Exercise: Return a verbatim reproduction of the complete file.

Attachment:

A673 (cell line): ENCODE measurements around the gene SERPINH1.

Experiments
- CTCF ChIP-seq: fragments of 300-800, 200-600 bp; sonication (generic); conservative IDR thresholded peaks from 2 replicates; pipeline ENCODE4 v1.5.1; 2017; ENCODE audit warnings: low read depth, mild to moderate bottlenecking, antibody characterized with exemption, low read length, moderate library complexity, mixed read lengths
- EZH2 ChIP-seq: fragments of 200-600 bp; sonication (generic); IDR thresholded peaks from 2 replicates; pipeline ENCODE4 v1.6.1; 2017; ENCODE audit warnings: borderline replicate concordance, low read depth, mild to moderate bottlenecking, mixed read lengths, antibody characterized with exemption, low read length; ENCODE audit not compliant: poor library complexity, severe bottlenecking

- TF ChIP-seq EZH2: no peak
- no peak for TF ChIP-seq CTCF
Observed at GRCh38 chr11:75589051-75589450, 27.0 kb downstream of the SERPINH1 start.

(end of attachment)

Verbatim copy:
A673 (cell line): ENCODE measurements around the gene SERPINH1.

Experiments
- CTCF ChIP-seq: fragments of 300-800, 200-600 bp; sonication (generic); conservative IDR thresholded peaks from 2 replicates; pipeline ENCODE4 v1.5.1; 2017; ENCODE audit warnings: low read depth, mild to moderate bottlenecking, antibody characterized with exemption, low read length, moderate library complexity, mixed read lengths
- EZH2 ChIP-seq: fragments of 200-600 bp; sonication (generic); IDR thresholded peaks from 2 replicates; pipeline ENCODE4 v1.6.1; 2017; ENCODE audit warnings: borderline replicate concordance, low read depth, mild to moderate bottlenecking, mixed read lengths, antibody characterized with exemption, low read length; ENCODE audit not compliant: poor library complexity, severe bottlenecking

- TF ChIP-seq EZH2: no peak
- no peak for TF ChIP-seq CTCF
Observed at GRCh38 chr11:75589051-75589450, 27.0 kb downstream of the SERPINH1 start.